Notice that the market is still up for the year.  In addition, even though the media claims that the market is highly volatile, for the five year period from 1996 through 2001, the weekly change for the S&P 500 averaged about 2% and the weekly change for the NASDAQ 100 averaged about 4%.  Compare that with the so-called highly volatile data from the month of August shown in the table.

The market reached a low in mid-August and then recovered slightly.  I gave my comments on the sub-prime crisis recently and I don’t think we’re out of danger by any means, although the Federal Reserve is now injecting massive liquidity into the market. No predictions on where the market will go from here, but I believe we’re in a secular bear market and we haven’t had the second major leg down yet.  Is this the start of it or just a minor correction in the up phase?  We’ll have to see.

An interesting observation is that years ending in "7" have not been kind to the markets historically as compiled by financial astrologer David McMinn (his website is at www. davidmcminn.com).  Let’s look at what has happened over the last 120 years.  Is this just an interesting correlation or can we expect a 10-50% drop in the DOW over the next few years?

Table 2

BEAR MARKET YEARS ENDING IN "7"

Years ending in 7  DJIA High  DJIA Low  % Decline  Market 
1887 Dec 3, 1886  Apr 2, 1888  -20.1 BM 
1897 Sept 10, 1897  Mar 25, 1898  -24.6 BM 
1907 19-Jan-06 15-Nov-07 -48.5 BM 
1917 21-Nov-16 19-Dec-17 -40.1 BM 
1927 3-Oct-27 22-Oct-27 -10.2 CM 
1937 10-Mar-37 31-Mar-38 -49.1 BM 
1947 29-May-46 13-Jun-49 -24 BM 
1957 6-Apr-56 Oct 22-57  -19.4 CM 
1967 9-Feb-66 7-Oct-66 -25.2 BM 
1977 21-Sep-76 28-Feb-78 -26.9 BM 
1987 25-Aug-87 Dec 4-87  -35.1 BM 
1997 6-Aug-97 Nov 12-97  -13.2 CM 
Abbrevs: BM: Bear market fall >20%; CM: Correction market fall >10%<20%; DJIA: Dow Jones Industrial Average.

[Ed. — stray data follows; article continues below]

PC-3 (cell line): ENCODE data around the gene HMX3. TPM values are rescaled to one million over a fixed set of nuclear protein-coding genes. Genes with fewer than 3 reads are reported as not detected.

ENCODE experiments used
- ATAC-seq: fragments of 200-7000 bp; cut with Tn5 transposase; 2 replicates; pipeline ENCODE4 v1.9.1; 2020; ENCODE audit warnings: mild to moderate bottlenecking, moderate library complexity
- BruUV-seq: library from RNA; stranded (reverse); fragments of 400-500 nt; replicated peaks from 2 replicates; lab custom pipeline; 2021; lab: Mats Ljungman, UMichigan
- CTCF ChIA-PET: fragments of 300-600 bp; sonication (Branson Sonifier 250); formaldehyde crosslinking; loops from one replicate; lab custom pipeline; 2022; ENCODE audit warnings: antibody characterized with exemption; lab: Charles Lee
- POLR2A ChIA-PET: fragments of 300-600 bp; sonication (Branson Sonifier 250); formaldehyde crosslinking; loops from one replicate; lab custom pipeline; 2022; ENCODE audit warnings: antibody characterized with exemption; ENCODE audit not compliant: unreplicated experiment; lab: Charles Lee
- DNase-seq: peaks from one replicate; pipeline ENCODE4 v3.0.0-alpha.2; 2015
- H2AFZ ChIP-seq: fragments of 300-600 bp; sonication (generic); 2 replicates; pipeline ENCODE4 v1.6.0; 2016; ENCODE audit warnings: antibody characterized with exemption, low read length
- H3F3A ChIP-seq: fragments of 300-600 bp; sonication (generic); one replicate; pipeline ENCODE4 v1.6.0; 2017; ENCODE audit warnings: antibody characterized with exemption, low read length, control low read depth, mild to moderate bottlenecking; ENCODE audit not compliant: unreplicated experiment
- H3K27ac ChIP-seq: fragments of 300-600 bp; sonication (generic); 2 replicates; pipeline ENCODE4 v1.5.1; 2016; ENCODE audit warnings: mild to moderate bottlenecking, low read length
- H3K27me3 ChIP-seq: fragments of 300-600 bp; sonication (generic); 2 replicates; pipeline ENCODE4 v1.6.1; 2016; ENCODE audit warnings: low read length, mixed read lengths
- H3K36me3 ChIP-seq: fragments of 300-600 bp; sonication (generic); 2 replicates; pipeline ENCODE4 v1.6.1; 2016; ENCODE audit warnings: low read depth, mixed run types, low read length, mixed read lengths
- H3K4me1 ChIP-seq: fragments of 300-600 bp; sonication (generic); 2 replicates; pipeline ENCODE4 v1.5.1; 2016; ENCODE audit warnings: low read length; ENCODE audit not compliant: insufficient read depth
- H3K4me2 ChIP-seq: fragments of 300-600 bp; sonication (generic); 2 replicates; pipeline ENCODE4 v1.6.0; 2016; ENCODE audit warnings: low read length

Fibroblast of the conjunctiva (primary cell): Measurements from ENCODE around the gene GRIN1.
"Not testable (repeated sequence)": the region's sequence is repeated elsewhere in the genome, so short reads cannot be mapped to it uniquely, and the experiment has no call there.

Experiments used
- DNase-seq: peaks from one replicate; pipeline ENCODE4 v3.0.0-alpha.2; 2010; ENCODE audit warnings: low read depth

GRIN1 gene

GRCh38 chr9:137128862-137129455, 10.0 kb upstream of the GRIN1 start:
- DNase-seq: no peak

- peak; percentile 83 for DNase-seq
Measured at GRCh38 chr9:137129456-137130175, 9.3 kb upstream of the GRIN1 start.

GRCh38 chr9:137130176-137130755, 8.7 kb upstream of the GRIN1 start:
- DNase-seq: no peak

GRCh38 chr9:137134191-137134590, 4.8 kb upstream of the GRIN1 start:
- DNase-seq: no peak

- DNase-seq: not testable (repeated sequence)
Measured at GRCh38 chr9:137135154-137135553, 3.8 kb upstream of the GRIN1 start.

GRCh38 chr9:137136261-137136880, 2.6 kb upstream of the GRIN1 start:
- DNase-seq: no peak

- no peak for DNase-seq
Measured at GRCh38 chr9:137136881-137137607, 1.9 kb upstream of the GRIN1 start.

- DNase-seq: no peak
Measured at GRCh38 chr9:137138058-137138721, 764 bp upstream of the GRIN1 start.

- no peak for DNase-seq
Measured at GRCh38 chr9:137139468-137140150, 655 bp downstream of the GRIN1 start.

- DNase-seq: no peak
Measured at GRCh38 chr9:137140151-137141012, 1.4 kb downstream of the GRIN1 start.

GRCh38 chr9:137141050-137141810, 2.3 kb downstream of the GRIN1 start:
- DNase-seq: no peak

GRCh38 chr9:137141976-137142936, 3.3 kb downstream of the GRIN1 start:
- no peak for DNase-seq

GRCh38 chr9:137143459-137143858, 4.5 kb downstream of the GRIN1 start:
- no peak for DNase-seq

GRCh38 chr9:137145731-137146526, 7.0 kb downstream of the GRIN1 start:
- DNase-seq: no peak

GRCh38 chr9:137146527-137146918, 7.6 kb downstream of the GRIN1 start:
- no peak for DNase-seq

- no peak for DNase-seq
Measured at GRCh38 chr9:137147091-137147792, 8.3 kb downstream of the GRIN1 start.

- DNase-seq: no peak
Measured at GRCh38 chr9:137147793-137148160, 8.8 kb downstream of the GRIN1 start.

So will the pattern continue in 2007?

Part III: Our Four Star Inflation-Deflation Model

As I’ve stated many times in these monthly updates, we are in an inflationary bear market.  The bear market is not necessarily reflected in prices but in PE ratios.  PE ratios will continue in a downtrend even though the Dow is making new highs.  And the inflation is obvious, but simply masked by government statistics.  Okay, so now let’s look at the results for the last six months.

Date  CRB  XLB  Gold  XLF 
December 2005 347.9 30.3 513 31.7
Dec-2006 394.9 34.8 635.5 36.7
Jan-07 393.9 36.3 650.5 37.1
Feb-07 410.6 37.5 664.2 36
Mar-07 407.5 38 661.8 37.6
Apr-07 403.5 38.6 677 37
May-07 407.6 40.7 659.1 37.7
Jun-07 410.4 40.5 650.5 36.2
Jul-07 424.5 39.4 665.5 32.9
Aug-07 413.5 39.2 672 33.8

We’ll now look at the two-month and six-month changes during the last six months to see what our readings have been.

Date CRB2 CRB6 XLB2 XLB6 Gold2 Gold6 XLF2 XLF6 Total Score
October Higher Higher Lower Higher Higher Higher Lower Lower  
    1   0.5   1   1 3.5

The results of this model are much more sensitive (I believe) than the model presented in Safe Strategies.... Click here to see the model explained.

The model once again shows that inflation is winning slightly.  

In the May report, I said the Federal Reserve stopped the M3 statistic, claiming that it wasn’t useful.  But it shows how much money the Federal Reserve is really printing.  And current estimates for that figure run at 13% annually.

That says there is a huge inflation underlying what is going on.  It hasn’t been reflected in the price of gold because the European banks have been selling gold to keep the price down and make the markets look more stable.  However, they announced on June 1st that they would not sell any more until September.  And now gold  is moving higher.  In addition the total score is at 3.5, which is the highest we’ve seen since I’ve been tracking this model.

Part IV: Tracking the Dollar

The dollar hit a multiyear low against the pound when I was in London.  The dollar in my opinion looks really weak and could now fall substantially.  Look at the data in the chart because it really says it all.